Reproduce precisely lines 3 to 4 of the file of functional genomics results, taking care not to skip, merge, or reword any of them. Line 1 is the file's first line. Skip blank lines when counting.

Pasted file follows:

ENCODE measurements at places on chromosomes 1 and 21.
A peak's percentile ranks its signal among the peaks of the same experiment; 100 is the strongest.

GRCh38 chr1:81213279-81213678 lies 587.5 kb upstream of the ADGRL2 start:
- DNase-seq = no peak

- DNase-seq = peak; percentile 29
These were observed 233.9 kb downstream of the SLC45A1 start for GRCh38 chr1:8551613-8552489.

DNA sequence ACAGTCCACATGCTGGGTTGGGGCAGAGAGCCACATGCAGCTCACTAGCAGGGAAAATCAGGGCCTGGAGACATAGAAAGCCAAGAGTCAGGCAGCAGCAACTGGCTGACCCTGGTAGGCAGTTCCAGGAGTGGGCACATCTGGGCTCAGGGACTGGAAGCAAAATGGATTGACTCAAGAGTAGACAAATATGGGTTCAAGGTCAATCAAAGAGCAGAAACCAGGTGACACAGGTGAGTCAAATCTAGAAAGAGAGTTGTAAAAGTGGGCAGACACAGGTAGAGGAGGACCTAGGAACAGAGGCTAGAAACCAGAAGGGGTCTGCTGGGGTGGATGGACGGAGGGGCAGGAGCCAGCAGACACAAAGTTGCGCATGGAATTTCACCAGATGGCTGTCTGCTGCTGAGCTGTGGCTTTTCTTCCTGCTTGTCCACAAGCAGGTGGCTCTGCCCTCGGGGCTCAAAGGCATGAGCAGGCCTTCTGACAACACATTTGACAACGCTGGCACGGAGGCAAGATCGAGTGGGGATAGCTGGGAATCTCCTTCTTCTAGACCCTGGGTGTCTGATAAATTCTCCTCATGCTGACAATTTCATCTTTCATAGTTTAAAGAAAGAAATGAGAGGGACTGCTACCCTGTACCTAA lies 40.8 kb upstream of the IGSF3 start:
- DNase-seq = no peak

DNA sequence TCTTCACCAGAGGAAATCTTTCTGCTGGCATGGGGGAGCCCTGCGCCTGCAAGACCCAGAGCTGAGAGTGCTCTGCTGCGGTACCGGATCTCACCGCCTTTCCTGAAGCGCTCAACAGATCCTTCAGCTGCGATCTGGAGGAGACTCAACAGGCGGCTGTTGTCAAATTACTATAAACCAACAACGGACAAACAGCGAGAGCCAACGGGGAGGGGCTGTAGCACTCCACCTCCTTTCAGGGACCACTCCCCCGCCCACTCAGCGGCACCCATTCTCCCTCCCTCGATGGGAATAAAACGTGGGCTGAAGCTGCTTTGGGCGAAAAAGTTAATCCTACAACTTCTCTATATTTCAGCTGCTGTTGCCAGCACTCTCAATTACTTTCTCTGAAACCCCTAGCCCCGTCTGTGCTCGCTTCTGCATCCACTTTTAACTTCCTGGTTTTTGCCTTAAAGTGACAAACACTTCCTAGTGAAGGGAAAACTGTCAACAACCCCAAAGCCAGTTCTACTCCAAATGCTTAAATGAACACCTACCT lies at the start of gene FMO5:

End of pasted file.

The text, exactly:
GRCh38 chr1:81213279-81213678 lies 587.5 kb upstream of the ADGRL2 start:
- DNase-seq = no peak